Quick help on field fence, please...

Discussion in 'Homesteading Questions' started by DayBird, Feb 24, 2005.

  1. DayBird

    DayBird Big Bird

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    We're having a roll of field fiencing delivered in the morning, along with a telephone pole to mount the power box for the new mobile home. We've got to get something up very quickly so we can bring Sam, our beloved Great Pyrenees. I've sited out the area I want to fence in, and if it's feasible, there are enough trees in just the right places that I can nail the field fence to them with very few metal posts in between. Is this a good idea, even for a temporary fix or is there some unseen problem I'll encounter later? My PawPaw said to go ahead and do it and quit worrying about it. What do y'all think? How can I stretch it without a tractor, atv or something similar?
     
  2. crashy

    crashy chickaholic goddess

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    We just pulled ours tight and fastened it. We have 2 rotties and a shepard kept them in till we built the wooden fence...watch out for digging tho we did have an escape one time glad we were home. I think for temporary it will be fine just keep and eye out.
     

  3. fordy

    fordy Well-Known Member

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    .........................Trying to juryrig field fence around tree(s) is a bad idea in my opinion . My idea would be to get some either 6x6 or 8x8 treated posts . dig a 4 foot deep by 12 inch diameter hole and TAMP them into the ground . You need something with a round head about 4 inches in diameter . Also , see if H.Depot or Lowes has those Big , round , 16 foot long poles as You can cut them in Half and have 2 8 foot posts to tamp into the ground and they are easy to staple TOO . I am emphasizing Tamping here because it is infinitely Faster than cement as Cement needs to cure for atleast 5 days BEFORE you stretch any wire on the posts . Really , you should be Building a corner for each turn which should have 3 posts . They Don't all 3 have to be big posts , just the Corner one and use a 4x4 or so for the smaller ones .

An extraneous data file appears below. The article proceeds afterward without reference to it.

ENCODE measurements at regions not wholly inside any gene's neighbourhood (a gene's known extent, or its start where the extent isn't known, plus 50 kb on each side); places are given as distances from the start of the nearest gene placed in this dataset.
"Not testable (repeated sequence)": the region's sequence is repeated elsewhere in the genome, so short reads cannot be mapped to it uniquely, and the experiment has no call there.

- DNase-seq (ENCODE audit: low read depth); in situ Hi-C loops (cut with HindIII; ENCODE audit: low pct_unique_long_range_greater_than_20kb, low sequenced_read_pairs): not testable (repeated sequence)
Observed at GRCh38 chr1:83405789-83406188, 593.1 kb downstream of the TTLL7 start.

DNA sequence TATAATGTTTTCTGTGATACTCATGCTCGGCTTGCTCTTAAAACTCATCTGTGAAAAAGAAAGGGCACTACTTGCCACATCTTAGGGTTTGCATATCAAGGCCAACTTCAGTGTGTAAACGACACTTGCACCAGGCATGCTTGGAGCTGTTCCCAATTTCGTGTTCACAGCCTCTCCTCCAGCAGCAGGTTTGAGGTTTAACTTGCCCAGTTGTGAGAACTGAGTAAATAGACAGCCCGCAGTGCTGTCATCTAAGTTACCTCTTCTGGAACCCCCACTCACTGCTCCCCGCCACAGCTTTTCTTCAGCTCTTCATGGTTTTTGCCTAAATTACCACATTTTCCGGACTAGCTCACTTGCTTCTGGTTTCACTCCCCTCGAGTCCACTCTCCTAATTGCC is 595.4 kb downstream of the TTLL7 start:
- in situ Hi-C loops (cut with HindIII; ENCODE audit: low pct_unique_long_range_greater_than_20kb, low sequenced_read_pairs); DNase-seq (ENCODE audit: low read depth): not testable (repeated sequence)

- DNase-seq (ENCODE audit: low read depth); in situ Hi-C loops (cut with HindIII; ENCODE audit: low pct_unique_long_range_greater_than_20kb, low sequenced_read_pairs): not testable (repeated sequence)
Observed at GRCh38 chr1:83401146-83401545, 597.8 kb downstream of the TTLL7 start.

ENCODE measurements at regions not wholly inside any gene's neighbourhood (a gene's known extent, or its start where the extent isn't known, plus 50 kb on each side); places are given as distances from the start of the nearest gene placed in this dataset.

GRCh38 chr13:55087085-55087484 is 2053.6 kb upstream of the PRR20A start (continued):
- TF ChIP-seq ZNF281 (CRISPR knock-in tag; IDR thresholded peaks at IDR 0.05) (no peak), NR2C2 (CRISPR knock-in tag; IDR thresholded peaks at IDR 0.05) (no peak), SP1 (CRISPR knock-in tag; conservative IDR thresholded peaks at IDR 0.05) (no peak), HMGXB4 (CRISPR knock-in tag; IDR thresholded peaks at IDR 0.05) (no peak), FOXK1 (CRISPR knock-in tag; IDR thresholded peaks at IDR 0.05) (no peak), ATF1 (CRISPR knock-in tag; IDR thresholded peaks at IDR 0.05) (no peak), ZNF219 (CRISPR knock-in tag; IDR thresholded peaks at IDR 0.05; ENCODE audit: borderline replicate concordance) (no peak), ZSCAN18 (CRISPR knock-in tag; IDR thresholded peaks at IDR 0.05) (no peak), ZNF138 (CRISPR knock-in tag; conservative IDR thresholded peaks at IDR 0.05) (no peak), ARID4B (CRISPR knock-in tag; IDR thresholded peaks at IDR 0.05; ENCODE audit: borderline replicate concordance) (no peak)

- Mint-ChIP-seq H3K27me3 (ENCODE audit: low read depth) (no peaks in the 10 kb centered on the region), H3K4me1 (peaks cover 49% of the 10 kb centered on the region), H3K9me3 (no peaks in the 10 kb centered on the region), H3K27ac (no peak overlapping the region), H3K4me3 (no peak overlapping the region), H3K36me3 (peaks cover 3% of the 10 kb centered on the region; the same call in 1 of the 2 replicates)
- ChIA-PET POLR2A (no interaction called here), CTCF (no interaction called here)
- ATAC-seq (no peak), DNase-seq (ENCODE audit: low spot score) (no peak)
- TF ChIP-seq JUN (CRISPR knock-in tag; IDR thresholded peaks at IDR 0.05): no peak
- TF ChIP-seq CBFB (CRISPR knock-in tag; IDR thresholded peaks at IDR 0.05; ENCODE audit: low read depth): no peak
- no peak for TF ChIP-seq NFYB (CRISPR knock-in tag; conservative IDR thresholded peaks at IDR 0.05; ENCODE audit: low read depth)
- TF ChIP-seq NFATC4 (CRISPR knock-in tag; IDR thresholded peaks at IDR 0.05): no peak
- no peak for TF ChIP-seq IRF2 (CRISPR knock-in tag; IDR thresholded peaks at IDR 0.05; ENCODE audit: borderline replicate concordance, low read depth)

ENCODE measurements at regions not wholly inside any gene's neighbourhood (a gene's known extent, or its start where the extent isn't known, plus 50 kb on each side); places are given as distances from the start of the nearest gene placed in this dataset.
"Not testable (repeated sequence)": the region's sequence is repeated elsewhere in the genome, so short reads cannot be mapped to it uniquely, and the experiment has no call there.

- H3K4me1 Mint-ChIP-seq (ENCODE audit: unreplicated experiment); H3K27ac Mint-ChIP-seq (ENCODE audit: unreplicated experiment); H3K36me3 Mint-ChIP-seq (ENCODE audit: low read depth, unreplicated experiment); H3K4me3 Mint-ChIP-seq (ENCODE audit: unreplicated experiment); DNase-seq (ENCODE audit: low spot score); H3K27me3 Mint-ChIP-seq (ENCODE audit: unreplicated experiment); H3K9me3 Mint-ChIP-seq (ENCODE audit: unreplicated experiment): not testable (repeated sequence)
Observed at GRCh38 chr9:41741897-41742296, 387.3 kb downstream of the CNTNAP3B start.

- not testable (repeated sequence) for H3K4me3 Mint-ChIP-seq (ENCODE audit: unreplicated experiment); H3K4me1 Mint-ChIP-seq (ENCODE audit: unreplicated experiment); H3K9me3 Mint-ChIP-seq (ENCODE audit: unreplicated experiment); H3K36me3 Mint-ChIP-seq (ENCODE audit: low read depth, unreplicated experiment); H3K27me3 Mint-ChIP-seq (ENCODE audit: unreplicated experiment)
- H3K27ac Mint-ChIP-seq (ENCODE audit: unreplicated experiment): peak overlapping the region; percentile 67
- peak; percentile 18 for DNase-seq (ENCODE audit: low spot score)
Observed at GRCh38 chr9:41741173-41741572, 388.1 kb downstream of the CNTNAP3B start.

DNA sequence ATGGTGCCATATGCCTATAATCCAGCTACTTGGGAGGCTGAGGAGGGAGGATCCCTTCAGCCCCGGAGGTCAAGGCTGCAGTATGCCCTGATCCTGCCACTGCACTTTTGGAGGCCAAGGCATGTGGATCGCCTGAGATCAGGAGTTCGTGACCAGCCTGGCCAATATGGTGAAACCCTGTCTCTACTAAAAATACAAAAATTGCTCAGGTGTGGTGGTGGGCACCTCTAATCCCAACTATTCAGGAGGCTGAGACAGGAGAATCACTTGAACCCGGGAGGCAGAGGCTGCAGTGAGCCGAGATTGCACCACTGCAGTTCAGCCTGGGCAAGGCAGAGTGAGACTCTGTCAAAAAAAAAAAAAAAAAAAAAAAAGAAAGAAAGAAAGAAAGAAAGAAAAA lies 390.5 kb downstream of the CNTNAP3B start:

.........................A roll of Field fence is 330 feet long which means you could have a square pen of about 75 feet on 4 sides , OR build a rectangle type of pen with each end being 40 feet wide , then you could make the sides about 110 feet long , which is 40 + 40 + 110 +110 =300 feet . I'm using 300 instead of 330 to leave you with 30 extra feet for insurance .
    ......................... Stretching Wire ...... first...get a 10 foot 2x6 , then cut it in half . Now get some 1\2 inch lag bolts about 4 inches long with fender washers for the Nut side . Put both boards together and drill about 6 holes all the way thru with a drill motor . Also , you will need some steel cable to hook around the Top and Botton Lag bolt TOO which you will attach a Come along to stretch the wire . The wire will be Squeezed BETWEEN the 2x6(s) ....When You tighten Down on those Lag bolts so it will NOT slide along the Wire when you start cranking on your comealong . Very simple actually . Hook the comealong to a Pickup bumper on the 2 inch ball IF you have one . The wire will be 47 inches high so the Comealong should be centered around , no higher than 30 inches off the ground . Otherwise , it will have a tendency to Raise the wire off the ground ......I probably didn't explain very well but It's FREE so don't be too hard on my grammer . I spent 4 years in the 3rd. grade doing post graduate study so I'm fully educated and Rounded out in my Dottage , have fun , fordy.. :eek: :)
     
  4. agmantoo

    agmantoo agmantoo Supporter

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    You would have a better temporary fence if you were to nail a plank vertically to each tree then secure the fence to the board. That way the tree will not grow into the wire. Additionally, you can take 2 planks and sandwich the wire between them with a couple of bolts through holes drilled in the boards and use a comealong to tighten the wire by pulling on the boards. Using the same 2 boards with them located near a tree you can use a pry bar to apply pressure on the boards leveraging off the tree.